Editor's Note (The View From Here)

Does It Matter?

Do the facilities in which higher education takes place really matter? Do colleges and universities need shiny new state-of-the-art, visually appealing buildings in order to achieve their mission? If you answered “yes,” what does that say about institutions that hold classes in leased space in an office park, or a sparsely converted storefront, or those who operate without buildings at all, but instead instructors teach online to students scattered at a distance in their homes, learning in their living rooms or kitchens?

I spent my first two years of higher ed in a small community college in the northeast. At the time I attended, the building was relatively new. Three years old, to be exact. Before that, the college “cheerfully camped out in a colorful succession of utilitarian premises” in the downtown of its community home. The story of the new campus—one sizable, rambling building built in three terraced levels into a hillside—was that it was originally designed to be built in California, and there was, allegedly, an identical campus somewhere in California. California and Massachusetts have different weather patterns. Vast expanses of glass on the building made it a chilly place to be in the winter, and completely enclosed outdoor courtyards on the upper terraces saw accumulations of snow that couldn’t be easily removed but instead were simply piled up to the side with walking paths shoveled through the middle.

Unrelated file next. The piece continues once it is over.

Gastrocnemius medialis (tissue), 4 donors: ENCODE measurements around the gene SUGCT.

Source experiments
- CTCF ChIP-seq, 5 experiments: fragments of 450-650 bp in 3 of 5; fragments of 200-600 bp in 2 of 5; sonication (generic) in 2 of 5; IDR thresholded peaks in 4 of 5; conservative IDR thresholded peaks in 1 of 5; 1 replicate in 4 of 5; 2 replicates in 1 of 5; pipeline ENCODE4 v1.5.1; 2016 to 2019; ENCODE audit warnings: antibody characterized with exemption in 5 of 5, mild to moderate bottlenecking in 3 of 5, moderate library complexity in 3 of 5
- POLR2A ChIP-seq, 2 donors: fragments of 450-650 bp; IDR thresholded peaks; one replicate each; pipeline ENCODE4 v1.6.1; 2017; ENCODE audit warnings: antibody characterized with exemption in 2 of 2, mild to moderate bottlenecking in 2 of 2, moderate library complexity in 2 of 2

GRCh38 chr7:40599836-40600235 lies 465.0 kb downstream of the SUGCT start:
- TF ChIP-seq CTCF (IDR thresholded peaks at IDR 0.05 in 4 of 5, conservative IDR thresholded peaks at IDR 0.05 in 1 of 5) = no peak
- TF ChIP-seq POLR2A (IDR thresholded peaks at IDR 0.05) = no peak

In addition, there was a considerable amount of clay in the soil beneath the campus. This meant that the building was very, very slowly sliding down (or at least resettling on) the hillside upon which it was built, which led to repeated misalignments of the one elevator in the facility.

With all that said, I felt that I received an excellent education during my two years at this school. I was aware of the less-than-ideal aspects of the building—especially in the winter—but none of them prevented me from doing what I was there to do; further my education.

In this issue of College Planning & Management, we are featuring the winners of our annual Education Design Showcase. The outstanding projects featured in the showcase range from an 825,600-square-foot campus master plan to a 10,000-square-foot renovated learning space. Ultimately, all these featured projects will achieve their intended goal: educating the students who come to learn within them. Congratulations to the winners!

This article originally appeared in the College Planning & Management June 2019 issue of Spaces4Learning.